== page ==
A function activated by an instant messaging service or a situation communicated to the instant messaging service can be encoded in a number of different ways. For example, as described above, it can be encoded with a predefined markup language body such as an extended markup language. An instant messaging protocol (e.g., SIP using messaging) functions as a function activation or function status formatted information conduit. All activation of functions can also be done through existing instant messaging applications or new or additional applications that properly format / interpret the body of the message carrying the function information. Existing instant messaging applications / services with some of the functionality of a telephone switch / server such as PBX by using instant messaging as a function-initiated conduit (such as those provided by the aforementioned service providers) Can be enabled.

  Database 204 may be a storage device using, for example, optical or magnetic disks, or other conventional storage device that is associated with or accessible to switch / server 102. Database 204 can be used, for example, to assign a function to a specific text command, a subscriber profile, a relationship between an activator and text, a message destination address, a corresponding call appearance, or a telephone number to a direct function termination key. Allocation, access restrictions, well-known management information regarding the configuration of the system 100 and other types of information can be stored.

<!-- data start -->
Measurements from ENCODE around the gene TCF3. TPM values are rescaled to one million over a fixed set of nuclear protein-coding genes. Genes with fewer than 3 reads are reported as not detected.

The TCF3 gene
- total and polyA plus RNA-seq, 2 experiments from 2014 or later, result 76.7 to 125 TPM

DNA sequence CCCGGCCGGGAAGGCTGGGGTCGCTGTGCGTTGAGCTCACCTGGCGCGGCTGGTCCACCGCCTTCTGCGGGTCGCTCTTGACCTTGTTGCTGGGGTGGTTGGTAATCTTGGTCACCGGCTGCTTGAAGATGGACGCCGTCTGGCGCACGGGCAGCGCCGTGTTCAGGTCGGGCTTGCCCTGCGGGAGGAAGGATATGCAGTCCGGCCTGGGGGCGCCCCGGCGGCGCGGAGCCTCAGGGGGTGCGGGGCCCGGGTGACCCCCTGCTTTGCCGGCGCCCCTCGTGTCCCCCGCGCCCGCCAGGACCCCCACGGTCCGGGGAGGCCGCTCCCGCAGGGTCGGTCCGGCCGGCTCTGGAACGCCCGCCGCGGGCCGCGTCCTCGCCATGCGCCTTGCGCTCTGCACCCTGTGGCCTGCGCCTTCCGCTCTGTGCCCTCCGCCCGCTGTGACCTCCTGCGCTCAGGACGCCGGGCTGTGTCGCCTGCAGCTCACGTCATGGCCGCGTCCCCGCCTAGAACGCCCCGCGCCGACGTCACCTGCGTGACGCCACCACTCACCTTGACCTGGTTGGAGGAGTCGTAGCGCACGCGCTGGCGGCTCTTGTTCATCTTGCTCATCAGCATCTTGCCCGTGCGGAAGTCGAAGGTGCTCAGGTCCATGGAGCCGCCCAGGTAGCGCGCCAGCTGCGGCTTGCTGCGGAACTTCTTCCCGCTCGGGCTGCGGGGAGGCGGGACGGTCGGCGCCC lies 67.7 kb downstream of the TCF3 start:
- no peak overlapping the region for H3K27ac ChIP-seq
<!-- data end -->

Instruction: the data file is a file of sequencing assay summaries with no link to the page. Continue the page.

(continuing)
Service circuit 210 may include an audio generator, an announcement circuit, and the like. These circuits and interface 206 are controlled by processor 200 in implementing call processing at switch / server 102.

  Switch / server 102 may also include additional elements, but is omitted from FIG. 2 for simplicity and clarity. For example, the switch can include a port card for each type of user communication device associated therewith. In addition, the switch / server 102 can be configured to accommodate different types of user communication devices such as, for example, wired desktop communication devices, wireless desktop communication devices, personal computers, video phones, or other advanced communication devices. Those skilled in the art will understand that.